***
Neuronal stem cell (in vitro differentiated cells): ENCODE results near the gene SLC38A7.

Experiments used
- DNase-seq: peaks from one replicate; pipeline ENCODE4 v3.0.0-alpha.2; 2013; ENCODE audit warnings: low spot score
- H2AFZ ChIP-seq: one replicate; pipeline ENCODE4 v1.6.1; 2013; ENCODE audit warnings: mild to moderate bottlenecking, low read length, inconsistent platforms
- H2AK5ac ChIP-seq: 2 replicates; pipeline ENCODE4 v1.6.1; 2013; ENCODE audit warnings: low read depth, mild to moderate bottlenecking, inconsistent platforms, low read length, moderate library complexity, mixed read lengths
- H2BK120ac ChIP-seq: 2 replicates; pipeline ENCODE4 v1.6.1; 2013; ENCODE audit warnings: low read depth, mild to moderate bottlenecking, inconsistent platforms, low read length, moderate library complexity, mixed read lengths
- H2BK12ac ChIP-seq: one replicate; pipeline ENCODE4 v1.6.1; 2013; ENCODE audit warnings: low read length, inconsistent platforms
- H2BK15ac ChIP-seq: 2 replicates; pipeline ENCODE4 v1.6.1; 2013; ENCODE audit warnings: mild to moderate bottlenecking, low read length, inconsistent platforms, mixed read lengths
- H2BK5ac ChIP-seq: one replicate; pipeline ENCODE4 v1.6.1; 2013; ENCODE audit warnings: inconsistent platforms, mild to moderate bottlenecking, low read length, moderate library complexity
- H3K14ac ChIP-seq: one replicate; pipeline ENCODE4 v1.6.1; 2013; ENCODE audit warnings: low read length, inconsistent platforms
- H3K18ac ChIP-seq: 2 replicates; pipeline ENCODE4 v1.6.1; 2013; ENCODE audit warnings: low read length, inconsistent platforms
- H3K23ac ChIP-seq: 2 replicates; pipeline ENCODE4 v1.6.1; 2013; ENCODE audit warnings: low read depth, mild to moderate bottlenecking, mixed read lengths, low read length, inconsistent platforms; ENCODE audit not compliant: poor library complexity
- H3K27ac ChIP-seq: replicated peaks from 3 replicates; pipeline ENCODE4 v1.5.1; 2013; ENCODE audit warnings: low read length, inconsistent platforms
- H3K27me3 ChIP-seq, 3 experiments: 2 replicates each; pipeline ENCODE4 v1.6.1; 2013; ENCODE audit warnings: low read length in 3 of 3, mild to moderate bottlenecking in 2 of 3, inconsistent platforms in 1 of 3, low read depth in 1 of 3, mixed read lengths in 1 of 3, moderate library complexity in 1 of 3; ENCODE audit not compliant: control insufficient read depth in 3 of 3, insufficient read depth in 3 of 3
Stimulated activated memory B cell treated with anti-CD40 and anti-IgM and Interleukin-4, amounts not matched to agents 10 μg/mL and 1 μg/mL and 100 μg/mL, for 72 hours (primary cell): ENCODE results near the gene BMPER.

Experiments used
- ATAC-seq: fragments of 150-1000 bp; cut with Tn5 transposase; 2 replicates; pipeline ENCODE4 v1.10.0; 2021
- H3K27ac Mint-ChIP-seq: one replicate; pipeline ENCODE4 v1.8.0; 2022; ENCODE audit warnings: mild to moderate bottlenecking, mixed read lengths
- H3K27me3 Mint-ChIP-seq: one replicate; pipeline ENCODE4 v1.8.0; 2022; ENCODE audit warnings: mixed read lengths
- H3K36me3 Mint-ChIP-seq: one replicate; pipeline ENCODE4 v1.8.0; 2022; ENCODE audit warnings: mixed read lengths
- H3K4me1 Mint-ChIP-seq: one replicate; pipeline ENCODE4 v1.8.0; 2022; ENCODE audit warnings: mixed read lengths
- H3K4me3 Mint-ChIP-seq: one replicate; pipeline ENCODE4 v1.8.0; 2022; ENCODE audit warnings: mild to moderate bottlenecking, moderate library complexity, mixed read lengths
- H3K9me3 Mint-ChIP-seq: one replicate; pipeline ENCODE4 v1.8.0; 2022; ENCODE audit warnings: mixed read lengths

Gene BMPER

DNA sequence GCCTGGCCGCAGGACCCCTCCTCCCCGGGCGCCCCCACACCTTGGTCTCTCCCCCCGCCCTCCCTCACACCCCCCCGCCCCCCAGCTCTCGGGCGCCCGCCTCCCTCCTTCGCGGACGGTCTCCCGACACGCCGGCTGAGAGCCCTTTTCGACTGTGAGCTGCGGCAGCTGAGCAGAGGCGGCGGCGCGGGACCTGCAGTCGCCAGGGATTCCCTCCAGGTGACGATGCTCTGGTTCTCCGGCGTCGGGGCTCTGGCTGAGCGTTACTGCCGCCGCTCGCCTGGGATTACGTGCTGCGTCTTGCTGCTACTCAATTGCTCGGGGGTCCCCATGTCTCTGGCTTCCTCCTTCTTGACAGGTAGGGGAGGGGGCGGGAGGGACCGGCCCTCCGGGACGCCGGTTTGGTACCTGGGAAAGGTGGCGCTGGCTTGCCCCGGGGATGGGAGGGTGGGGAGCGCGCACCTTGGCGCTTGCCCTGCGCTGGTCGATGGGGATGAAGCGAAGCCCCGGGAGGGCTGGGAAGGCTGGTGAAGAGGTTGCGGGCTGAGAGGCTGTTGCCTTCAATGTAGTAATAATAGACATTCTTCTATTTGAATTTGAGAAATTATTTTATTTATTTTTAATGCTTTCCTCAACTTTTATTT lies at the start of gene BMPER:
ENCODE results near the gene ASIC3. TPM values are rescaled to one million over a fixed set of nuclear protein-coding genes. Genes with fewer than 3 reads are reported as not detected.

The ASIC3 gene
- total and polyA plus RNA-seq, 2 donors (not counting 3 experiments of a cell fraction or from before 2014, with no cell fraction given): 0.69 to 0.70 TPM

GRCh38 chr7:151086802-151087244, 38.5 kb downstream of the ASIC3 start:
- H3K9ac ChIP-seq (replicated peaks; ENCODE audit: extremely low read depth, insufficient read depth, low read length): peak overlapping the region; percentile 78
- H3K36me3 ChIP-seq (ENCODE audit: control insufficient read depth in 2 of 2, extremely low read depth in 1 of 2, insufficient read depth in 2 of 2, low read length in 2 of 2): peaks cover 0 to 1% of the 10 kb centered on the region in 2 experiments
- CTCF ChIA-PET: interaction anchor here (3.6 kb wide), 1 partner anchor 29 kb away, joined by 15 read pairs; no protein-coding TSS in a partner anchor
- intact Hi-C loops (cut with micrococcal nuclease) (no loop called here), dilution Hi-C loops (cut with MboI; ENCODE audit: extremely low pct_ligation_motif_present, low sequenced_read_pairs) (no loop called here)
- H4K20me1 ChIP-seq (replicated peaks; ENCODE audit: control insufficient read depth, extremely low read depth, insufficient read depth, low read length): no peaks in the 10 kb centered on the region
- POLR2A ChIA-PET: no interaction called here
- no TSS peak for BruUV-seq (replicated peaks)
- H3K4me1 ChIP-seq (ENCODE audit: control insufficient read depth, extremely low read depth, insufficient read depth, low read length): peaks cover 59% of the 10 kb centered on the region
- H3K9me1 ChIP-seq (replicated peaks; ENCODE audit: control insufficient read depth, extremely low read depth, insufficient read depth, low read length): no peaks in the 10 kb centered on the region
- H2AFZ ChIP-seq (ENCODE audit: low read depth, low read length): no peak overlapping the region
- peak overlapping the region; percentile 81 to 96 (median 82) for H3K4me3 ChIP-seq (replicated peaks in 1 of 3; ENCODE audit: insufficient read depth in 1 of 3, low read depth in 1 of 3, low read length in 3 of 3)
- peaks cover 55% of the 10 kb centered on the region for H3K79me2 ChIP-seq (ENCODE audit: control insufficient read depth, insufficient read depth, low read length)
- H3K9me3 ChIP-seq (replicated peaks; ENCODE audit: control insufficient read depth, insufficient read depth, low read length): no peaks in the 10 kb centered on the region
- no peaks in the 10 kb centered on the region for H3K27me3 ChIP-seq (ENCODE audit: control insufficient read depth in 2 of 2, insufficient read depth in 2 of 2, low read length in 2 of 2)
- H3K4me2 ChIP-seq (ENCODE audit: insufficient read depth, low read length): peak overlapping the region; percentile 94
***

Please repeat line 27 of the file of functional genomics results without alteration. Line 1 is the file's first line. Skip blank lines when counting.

The ASIC3 gene